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Geometry: High School15 chapters | 160 lessons

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Lesson Transcript

Instructor:
*Yuanxin (Amy) Yang Alcocer*

Amy has a master's degree in secondary education and has taught math at a public charter high school.

Watch this video lesson to learn about geometric construction and how you can copy line segments and angles without using any numbers. All you need is a straight edge and a compass.

What is **geometric construction**? It is the drawing of lines, angles, and shapes using only a pen or pencil, compass, and a straight edge. There are no numbers you have to deal with.

Why is this useful? It is useful when you have to draw lines and angles without measuring anything. And if you are an artist, this is a handy skill to have to ensure that any lines or angles that you copy are exactly the same.

The only tools you will need to copy and construct any line segment or angle, along with your pen or pencil, are a compass and a straight edge. In today's world, the most common straight edge is the ruler. But you can use anything that will give you a nice clean straight line when you take your pencil and run it along an edge. The compass is the mathematical tool that lets you draw nice clean circles and arcs; it's not the compass that people use to navigate directions.

Let's see what it takes to copy a line segment with just these tools. If you have a compass and a straight edge, follow along on your own piece of paper.

So, to copy a line segment, we begin with a line segment, which we will call line segment AB. Then, we will draw a point that is not on the line segment. We will call this point C. Now, we are going to put one end of the compass on point A and extend the compass so the other end is at point B. The compass is now the exact length of line segment AB.

We now move the compass so that one end is on point C. With the other end, we draw a small arc so we know where the line segment should end. We then mark a point on the arc to act as our end point. Then, we take our straight edge and connect point C to the end point. We have just copied a line segment using just a pencil, compass, and straight edge.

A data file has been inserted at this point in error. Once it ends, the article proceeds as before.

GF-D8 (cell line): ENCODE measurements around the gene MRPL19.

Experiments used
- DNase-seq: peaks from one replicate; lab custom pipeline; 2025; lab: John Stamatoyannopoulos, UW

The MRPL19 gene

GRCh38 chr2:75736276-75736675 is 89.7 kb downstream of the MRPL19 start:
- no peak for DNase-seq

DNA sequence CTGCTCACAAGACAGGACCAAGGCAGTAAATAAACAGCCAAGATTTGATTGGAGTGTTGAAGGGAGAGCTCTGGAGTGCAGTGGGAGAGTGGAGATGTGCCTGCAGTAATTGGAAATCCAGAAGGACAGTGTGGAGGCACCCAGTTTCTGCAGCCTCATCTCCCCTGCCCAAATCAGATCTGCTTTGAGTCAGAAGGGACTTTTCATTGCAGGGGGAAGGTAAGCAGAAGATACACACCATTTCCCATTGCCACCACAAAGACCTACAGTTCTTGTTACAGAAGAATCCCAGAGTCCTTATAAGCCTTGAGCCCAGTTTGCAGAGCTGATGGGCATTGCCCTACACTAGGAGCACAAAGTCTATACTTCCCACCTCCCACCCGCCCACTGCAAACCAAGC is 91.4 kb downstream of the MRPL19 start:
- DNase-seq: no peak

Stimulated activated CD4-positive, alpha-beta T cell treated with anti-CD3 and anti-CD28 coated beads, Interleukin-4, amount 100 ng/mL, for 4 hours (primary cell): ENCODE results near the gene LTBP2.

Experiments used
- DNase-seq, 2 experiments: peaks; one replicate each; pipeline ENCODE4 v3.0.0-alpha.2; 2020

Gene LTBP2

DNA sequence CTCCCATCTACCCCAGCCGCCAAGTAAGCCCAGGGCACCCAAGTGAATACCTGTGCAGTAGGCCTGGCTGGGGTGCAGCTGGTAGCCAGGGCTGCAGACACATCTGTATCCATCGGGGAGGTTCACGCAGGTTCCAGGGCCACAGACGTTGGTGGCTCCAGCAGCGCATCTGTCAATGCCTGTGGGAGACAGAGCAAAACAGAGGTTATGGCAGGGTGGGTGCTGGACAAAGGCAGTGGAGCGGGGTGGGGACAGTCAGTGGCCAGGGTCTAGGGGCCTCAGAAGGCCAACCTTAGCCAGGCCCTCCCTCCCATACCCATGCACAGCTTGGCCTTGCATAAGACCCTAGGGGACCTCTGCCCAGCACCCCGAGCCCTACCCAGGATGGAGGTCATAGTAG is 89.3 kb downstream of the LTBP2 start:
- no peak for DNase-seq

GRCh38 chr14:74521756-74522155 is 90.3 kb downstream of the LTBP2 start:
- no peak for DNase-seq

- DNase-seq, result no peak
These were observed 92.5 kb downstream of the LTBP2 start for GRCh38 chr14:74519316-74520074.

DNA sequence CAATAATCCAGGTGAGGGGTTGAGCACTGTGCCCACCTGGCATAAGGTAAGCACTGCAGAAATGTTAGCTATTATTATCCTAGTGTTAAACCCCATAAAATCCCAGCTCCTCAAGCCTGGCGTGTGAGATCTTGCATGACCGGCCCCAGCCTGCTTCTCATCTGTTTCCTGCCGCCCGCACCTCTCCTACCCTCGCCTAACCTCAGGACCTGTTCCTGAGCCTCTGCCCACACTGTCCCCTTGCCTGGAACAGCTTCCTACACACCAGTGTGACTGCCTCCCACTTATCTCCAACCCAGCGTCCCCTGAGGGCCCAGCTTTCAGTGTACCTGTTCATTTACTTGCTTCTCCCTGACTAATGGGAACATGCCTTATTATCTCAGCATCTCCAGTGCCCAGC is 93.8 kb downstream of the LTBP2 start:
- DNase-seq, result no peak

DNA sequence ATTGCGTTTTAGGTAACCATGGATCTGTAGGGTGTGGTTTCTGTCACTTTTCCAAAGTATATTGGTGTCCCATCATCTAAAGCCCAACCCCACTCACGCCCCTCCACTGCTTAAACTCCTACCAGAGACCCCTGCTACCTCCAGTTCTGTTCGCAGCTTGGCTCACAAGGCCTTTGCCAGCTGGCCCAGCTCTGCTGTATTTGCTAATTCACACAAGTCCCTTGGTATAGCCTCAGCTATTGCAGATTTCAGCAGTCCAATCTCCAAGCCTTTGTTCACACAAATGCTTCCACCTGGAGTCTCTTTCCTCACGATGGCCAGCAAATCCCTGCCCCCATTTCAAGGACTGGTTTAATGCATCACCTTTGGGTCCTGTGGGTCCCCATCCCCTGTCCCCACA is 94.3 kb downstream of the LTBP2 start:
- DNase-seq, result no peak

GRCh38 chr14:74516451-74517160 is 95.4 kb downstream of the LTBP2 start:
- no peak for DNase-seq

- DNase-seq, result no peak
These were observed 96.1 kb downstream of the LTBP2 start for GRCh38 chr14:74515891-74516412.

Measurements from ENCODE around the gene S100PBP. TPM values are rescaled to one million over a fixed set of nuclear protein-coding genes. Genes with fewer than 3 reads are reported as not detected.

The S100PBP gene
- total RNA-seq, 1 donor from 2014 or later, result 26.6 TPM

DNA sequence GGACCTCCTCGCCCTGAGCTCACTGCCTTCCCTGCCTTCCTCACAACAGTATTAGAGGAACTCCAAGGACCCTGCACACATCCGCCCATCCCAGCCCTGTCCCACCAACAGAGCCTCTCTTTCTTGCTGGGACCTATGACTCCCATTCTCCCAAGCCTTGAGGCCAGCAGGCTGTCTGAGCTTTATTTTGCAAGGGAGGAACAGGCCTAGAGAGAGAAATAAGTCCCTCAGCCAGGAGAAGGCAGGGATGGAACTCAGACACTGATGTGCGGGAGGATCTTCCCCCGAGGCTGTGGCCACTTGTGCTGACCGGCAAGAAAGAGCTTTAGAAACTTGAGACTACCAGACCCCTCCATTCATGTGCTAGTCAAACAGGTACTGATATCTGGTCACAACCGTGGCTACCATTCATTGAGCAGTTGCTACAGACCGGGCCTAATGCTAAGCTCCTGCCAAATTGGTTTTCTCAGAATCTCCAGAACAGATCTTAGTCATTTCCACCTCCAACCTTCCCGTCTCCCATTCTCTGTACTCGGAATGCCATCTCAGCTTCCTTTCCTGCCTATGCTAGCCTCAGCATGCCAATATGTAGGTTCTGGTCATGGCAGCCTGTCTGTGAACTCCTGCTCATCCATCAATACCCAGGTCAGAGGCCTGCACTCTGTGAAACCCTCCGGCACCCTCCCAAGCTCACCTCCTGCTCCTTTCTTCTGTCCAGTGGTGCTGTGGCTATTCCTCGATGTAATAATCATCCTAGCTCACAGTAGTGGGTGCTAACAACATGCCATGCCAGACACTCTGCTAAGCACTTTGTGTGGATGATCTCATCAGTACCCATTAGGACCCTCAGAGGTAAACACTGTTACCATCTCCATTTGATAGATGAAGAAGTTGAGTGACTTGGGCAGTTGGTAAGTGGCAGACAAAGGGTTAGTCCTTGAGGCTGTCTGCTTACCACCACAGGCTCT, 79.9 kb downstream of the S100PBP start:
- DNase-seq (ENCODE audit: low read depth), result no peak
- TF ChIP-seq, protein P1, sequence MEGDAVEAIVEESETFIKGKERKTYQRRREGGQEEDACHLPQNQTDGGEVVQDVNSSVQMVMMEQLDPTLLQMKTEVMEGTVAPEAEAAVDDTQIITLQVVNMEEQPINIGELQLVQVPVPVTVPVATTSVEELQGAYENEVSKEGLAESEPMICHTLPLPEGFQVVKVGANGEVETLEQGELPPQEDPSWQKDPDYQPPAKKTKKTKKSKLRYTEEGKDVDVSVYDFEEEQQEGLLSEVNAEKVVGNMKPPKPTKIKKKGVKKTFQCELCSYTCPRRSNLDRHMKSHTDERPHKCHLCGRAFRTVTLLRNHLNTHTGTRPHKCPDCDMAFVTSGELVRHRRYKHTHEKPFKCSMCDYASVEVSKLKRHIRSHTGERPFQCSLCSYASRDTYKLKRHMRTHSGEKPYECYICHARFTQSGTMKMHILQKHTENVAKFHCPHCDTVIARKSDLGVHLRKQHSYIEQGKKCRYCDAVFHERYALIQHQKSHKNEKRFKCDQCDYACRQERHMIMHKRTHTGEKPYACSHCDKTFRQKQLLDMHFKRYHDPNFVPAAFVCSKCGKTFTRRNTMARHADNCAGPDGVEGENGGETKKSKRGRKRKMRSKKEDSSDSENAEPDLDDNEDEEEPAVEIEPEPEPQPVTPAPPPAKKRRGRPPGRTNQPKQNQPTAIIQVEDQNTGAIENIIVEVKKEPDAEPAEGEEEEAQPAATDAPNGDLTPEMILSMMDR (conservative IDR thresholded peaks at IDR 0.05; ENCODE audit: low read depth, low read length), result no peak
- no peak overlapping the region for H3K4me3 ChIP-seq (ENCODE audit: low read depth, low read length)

Now, what about copying an angle? Follow along if you can with this one, too.

We start with our angle BAC. We draw a point D somewhere away from the angle. Then we take our straight edge and draw a line from point D. This line can be any length, and it can go in any direction, as long as it starts from point D.

Now we take our compass and place one point on point A. The width can be set to anything. We now draw an arc intersecting both lines of our angle BAC. Keeping the width of the compass the same, we move the compass to point D and draw another arc of similar size, making sure it intersects the line coming from point D on one end.

Now, we move our compass back to our original angle and place one end on one of the intersections formed by the arc. We change the width of the compass so the other end is at the other intersection. With this new width, we move the compass to the angle we are about to draw and place one end where the arc intersects the line. With the other end, we draw a small arc that intersects the previously drawn arc.

This new intersection of the small arc with the bigger arc we will call point E. We finish our angle by taking our straight edge and connecting points D and E. We can extend our line beyond point E if we wanted to.

What have we learned? We learned that **geometric construction** is about drawing lines, angles, and shapes with only a pencil, compass, and a straight edge. It uses no numbers and no measuring. When it comes to copying a line segment or angle, all that is needed is to make arcs and intersections to mark the proper distances and locations of end points and such.

After completing this lesson, you should be able to:

- Construct a matching line segment using only a straight edge and compass
- Match an exact angle using the same straight edge and compass

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Geometry: High School15 chapters | 160 lessons

- Line Segments & Rays: Definition & Measurement 3:59
- Types of Angles: Vertical, Corresponding, Alternate Interior & Others 10:28
- Geometric Constructions Using Lines and Angles 4:32
- Dividing Line Segments into Equal Parts: Geometric Construction 5:22
- Parallel, Perpendicular and Transverse Lines 6:06
- Constructing Perpendicular Lines in Geometry 3:39
- Constructing an Angle Bisector in Geometry 3:36
- Methods & Tools for Making Geometric Constructions 3:17
- Practice Making Geometric Constructions with Tools 4:17
- Constructing Equilateral Triangles, Squares, and Regular Hexagons Inscribed in Circles 5:00
- Go to High School Geometry: Introduction to Geometric Figures

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